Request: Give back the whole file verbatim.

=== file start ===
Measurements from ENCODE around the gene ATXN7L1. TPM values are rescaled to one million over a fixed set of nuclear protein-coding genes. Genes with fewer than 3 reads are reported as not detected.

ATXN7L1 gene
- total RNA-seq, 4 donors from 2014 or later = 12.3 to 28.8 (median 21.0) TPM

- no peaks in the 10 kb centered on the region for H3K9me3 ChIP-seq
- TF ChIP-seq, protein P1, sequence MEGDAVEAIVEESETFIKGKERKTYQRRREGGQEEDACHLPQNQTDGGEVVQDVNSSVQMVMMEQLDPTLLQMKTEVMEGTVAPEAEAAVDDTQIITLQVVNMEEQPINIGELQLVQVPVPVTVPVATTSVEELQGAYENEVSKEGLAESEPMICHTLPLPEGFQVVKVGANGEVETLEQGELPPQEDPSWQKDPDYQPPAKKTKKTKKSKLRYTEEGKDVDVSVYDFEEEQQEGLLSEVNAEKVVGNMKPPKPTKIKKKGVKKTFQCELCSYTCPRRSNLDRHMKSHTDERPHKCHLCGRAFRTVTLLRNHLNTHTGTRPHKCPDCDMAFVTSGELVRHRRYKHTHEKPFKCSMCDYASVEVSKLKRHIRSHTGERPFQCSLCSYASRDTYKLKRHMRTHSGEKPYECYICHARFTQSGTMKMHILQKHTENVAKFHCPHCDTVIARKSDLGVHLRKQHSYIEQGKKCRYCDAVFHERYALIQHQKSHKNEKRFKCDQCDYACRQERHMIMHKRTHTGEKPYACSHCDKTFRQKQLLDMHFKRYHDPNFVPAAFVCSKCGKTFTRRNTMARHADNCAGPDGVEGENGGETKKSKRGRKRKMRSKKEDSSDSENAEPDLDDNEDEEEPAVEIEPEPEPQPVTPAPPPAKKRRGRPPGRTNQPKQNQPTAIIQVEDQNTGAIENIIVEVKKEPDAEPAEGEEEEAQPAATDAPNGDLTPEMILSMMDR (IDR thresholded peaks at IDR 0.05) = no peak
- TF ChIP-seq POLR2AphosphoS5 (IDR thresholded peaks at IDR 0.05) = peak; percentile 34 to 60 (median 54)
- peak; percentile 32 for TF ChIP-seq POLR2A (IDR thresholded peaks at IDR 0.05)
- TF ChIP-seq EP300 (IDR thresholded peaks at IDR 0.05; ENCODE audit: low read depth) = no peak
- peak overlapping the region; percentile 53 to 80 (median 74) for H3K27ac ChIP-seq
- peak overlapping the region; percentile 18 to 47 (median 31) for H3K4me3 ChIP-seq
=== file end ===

Measurements from ENCODE around the gene ATXN7L1. TPM values are rescaled to one million over a fixed set of nuclear protein-coding genes. Genes with fewer than 3 reads are reported as not detected.

ATXN7L1 gene
- total RNA-seq, 4 donors from 2014 or later = 12.3 to 28.8 (median 21.0) TPM

- no peaks in the 10 kb centered on the region for H3K9me3 ChIP-seq
- TF ChIP-seq, protein P1, sequence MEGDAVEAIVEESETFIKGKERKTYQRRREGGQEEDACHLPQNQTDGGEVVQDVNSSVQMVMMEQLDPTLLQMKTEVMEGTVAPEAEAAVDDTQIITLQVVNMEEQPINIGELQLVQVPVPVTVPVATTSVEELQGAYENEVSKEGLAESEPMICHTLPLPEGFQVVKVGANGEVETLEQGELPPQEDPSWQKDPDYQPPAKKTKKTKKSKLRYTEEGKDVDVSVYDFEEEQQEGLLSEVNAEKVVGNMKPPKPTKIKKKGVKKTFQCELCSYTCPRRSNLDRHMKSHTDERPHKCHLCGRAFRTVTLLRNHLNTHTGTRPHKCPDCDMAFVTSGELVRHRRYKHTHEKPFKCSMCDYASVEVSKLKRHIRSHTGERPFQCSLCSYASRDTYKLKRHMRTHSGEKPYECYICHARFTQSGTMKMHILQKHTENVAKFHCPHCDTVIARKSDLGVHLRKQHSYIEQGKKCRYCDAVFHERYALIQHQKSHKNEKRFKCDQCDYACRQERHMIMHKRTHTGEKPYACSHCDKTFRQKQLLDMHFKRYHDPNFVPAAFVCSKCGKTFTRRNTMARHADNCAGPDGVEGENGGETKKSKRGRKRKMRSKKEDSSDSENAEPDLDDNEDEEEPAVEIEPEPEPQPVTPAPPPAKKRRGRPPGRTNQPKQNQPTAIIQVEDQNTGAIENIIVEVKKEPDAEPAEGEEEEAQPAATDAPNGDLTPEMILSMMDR (IDR thresholded peaks at IDR 0.05) = no peak
- TF ChIP-seq POLR2AphosphoS5 (IDR thresholded peaks at IDR 0.05) = peak; percentile 34 to 60 (median 54)
- peak; percentile 32 for TF ChIP-seq POLR2A (IDR thresholded peaks at IDR 0.05)
- TF ChIP-seq EP300 (IDR thresholded peaks at IDR 0.05; ENCODE audit: low read depth) = no peak
- peak overlapping the region; percentile 53 to 80 (median 74) for H3K27ac ChIP-seq
- peak overlapping the region; percentile 18 to 47 (median 31) for H3K4me3 ChIP-seq